Now that some of the numbers are in perspective, there is a remote chance of catching Avian / Pandemic Flu... somewhere between hitting the Mega Millions Lottery and getting crushed by a random falling vending machine.  Which also means you are about 10 TIMES MORE LIKELY to be elected President of the United States, get struck by a random piece of space / plane debris or be involved in a Nuclear Plant Meltdown.  You are 100 TIMES MORE LIKELY to become a Hollywood Movie Star, 1000 TIMES MORE LIKELY to be struck by lightning or be involved in a fatal plane crash and ONE MILLION TIMES MORE LIKELY to die in a car crash than get Pandemic/ H5N1 Influenza.

Avian Influenza A (H7N9) Virus 

An outbreak of human infections with a new avian influenza A (H7N9) virus was first reported in China by the World Health Organization on April 1, 2013. The virus was detected in poultry in China as well. During the outbreak, more than 130 human infections with H7N9 were reported, the vast majority during the month of April. Many of the people infected with H7N9 reported contact with poultry.

The working assumption is that human infections occurred after exposure to infected poultry or contaminated environments. While some mild illness in human cases was seen, most patients had severe respiratory illness and 44 people have died. Close contacts of confirmed H7N9 patients were followed to determine whether any human-to-human spread of H7N9 was occurring. No evidence of sustained person-to-person spread of the H7N9 virus was found. No cases of H7N9 outside of China have been reported and the new H7N9 virus has not been detected in people or birds in the United States.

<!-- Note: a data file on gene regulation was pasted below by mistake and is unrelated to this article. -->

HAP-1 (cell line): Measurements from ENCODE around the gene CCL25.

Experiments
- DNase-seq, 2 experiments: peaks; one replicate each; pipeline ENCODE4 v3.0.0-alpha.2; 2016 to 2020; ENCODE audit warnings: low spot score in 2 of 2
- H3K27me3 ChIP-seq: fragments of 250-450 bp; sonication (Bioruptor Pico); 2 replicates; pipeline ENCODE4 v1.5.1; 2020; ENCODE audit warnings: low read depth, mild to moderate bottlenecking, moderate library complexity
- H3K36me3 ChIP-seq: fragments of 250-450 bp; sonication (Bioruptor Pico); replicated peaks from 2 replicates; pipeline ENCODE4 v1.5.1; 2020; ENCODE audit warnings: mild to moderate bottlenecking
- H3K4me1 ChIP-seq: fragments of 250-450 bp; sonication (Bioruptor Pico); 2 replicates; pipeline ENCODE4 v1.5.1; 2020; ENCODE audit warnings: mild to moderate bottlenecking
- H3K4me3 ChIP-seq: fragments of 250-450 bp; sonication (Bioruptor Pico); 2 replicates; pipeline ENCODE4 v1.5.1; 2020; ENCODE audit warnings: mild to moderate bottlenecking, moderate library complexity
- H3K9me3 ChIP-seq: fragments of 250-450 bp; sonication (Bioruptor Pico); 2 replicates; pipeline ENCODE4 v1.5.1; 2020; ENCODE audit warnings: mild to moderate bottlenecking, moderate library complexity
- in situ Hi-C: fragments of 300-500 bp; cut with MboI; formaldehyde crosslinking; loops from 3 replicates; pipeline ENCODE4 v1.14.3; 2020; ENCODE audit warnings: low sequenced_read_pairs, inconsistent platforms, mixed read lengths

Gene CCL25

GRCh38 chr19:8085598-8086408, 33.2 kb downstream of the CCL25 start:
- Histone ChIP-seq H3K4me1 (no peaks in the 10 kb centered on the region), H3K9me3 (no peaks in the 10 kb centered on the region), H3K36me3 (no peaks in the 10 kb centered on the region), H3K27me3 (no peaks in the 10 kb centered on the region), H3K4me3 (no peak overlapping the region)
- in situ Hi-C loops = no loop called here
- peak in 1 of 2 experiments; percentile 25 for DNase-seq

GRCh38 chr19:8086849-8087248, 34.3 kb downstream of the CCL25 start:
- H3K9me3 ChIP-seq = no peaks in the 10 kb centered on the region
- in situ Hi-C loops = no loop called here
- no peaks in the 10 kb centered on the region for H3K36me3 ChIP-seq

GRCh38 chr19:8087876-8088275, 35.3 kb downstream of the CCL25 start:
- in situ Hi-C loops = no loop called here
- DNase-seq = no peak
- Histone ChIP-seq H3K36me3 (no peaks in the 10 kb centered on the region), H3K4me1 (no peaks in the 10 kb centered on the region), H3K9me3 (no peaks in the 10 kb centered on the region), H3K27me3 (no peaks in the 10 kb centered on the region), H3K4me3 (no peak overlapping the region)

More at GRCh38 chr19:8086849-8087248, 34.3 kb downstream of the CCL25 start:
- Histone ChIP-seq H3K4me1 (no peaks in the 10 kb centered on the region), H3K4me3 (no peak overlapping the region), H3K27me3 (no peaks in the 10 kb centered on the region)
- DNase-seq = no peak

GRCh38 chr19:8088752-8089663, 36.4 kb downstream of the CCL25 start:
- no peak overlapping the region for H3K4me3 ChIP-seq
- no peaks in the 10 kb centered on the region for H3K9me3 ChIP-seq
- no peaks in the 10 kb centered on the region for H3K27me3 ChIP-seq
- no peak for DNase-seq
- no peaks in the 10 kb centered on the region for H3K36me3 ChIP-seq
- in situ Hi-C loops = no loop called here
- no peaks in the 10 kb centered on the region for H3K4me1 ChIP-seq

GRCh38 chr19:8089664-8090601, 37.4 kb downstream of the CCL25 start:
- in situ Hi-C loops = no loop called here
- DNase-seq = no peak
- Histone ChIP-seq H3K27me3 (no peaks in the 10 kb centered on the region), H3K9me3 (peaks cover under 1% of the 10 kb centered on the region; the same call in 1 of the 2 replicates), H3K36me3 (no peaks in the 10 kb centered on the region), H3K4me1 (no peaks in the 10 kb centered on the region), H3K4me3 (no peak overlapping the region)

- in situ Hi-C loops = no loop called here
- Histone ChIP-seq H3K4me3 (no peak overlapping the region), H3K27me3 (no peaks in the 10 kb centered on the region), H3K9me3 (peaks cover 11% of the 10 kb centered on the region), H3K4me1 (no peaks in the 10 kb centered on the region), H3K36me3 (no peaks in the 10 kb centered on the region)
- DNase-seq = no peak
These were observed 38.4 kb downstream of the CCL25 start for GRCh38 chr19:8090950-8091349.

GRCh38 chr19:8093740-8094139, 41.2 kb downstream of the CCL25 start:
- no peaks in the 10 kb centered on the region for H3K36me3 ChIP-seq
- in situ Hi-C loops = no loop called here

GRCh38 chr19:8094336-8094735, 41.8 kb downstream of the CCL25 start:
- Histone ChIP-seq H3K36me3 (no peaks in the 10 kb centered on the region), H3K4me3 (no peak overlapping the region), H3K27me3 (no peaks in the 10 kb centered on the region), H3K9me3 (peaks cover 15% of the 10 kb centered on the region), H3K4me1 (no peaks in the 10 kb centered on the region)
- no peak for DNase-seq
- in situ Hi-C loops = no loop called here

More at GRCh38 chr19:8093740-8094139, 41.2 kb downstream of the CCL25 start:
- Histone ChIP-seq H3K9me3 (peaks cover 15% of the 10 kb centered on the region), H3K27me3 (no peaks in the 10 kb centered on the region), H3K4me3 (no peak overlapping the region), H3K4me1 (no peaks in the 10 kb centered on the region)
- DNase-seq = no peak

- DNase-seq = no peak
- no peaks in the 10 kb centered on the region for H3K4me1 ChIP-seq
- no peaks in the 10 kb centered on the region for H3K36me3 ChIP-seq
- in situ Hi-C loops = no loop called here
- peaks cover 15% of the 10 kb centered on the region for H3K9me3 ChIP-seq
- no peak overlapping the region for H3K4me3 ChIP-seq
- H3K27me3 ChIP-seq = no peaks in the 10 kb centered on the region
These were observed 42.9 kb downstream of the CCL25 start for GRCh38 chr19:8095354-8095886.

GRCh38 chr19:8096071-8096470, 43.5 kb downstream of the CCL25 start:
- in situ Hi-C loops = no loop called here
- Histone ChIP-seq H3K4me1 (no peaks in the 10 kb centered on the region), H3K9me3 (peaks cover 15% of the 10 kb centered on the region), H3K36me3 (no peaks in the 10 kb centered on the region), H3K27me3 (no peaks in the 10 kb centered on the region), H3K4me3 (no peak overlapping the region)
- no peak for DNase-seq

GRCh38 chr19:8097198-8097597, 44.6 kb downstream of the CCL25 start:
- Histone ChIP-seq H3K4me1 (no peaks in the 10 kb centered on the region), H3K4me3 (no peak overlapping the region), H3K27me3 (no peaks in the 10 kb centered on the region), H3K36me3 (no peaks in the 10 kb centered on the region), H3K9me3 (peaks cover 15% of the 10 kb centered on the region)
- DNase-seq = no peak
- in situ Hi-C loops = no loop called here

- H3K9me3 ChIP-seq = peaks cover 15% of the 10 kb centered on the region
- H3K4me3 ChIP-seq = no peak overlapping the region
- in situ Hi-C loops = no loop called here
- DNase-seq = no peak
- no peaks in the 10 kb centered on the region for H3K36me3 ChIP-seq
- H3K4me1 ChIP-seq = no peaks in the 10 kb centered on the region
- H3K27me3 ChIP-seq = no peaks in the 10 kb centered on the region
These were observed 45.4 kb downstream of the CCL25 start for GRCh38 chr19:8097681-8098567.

The number of cases detected after April fell abruptly. The decrease in the number of new human H7N9 cases may have resulted from containment measures taken by Chinese authorities, including closing live bird markets, or from a change in seasons, or a possibly a combination of both factors. Studies indicate that avian influenza viruses have a seasonal pattern to them, much like human seasonal influenza viruses. If this is the case, H7N9 infections – in birds and people – may pick up again when the weather turns cooler in China.

Limited person-to-person spread of bird flu is thought to have occurred rarely in the past, most notably with avian influenza A (H5N1). Based on this previous experience, some limited human-to-human spread of this H7N9 virus would not be surprising if the virus reemerges in the fall.  


Clearly, there is some risk and it is certainly prudent to monitor each strain of Avian / Pandemic Influenza as genetic mutations can easily occur which MAY produce a strain that is highly virulent as well as having a high rate of morbidity / mortality.  However, at the current time, all major organizations and centers around the world are reporting low levels of any pandemic influenza strains, and in fact, the pandemic concerns that first surfaced in 2003 have been very slow to transfer from birds to humans (that is a good thing).

Additionally, H591 and H7N9 are BOTH not well transmitted person-to-person and have a low infection rate;  most of those infected are within clusters (often family members) and those exposed to infected poultry in Asian countries.   There are NO ACTIVE RECOMMENDATIONS for any persons at this time as infection rates remain low and rare.   Common sense measures are always appropriate such as avoiding touching wild birds and animals, washing hands frequently and avoiding areas known to be infected with either virus (again, mostly in Asian countries).


Centers for Disease Control & Prevention

World Health Organization
World Organization for Animal Health (OIE)
Food and Agriculture Organization of the United Nations (FAO)